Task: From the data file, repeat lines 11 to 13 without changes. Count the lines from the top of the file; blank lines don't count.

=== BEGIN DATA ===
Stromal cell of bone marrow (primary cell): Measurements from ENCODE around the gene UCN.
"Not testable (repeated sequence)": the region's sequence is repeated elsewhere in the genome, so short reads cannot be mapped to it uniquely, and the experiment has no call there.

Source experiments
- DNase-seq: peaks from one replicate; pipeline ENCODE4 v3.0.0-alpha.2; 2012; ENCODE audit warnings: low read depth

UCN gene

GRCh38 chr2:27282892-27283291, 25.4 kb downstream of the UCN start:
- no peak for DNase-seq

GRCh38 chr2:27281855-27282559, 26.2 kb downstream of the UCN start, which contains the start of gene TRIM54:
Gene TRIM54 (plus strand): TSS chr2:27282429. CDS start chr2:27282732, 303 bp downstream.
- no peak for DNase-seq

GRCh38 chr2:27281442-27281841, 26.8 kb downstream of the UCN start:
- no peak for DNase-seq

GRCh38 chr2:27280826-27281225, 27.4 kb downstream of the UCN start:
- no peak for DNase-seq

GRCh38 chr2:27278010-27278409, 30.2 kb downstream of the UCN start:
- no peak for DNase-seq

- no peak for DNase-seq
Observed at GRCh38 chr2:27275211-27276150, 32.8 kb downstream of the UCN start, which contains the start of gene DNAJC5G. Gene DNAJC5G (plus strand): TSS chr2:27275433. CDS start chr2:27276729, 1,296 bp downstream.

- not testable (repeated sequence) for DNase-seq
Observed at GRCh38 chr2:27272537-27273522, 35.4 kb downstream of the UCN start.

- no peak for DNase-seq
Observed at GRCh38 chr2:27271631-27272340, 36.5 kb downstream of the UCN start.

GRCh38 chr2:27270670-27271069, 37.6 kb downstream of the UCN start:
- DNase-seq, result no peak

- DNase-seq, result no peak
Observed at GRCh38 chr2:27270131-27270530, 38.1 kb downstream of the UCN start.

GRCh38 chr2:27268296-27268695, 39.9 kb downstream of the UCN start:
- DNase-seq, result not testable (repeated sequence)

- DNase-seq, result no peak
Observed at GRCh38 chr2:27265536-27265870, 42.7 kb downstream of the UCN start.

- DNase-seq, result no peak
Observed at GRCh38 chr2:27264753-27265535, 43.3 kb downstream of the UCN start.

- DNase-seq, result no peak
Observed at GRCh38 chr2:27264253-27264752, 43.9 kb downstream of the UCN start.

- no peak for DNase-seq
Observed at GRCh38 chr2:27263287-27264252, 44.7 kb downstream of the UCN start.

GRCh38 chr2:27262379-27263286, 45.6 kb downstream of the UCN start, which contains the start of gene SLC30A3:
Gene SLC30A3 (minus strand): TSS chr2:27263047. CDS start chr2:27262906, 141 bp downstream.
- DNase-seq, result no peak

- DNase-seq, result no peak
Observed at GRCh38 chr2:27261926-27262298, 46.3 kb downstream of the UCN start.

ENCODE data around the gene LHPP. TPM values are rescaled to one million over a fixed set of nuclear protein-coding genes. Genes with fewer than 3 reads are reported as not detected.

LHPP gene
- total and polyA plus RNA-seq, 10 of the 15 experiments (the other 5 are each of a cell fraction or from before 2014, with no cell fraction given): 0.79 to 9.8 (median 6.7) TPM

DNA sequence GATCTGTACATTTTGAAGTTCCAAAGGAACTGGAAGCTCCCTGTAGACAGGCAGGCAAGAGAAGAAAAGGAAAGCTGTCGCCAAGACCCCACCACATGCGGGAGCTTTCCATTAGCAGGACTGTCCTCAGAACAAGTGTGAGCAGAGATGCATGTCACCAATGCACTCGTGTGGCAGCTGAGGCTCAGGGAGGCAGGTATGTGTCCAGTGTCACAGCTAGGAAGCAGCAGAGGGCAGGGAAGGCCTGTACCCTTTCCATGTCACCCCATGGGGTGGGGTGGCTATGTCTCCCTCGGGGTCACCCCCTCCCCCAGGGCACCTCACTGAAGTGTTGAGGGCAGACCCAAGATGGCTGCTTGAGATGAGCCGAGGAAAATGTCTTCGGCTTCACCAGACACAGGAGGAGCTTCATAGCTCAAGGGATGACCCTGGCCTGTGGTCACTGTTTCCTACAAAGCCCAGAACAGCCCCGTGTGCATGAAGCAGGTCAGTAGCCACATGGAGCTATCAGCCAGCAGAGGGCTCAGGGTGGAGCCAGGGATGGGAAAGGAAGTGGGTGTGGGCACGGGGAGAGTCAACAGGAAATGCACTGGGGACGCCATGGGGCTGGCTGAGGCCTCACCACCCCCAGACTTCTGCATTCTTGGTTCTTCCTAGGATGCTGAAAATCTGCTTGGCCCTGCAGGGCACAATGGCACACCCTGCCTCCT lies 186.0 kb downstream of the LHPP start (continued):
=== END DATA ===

GRCh38 chr2:27281442-27281841, 26.8 kb downstream of the UCN start:
- no peak for DNase-seq

GRCh38 chr2:27280826-27281225, 27.4 kb downstream of the UCN start: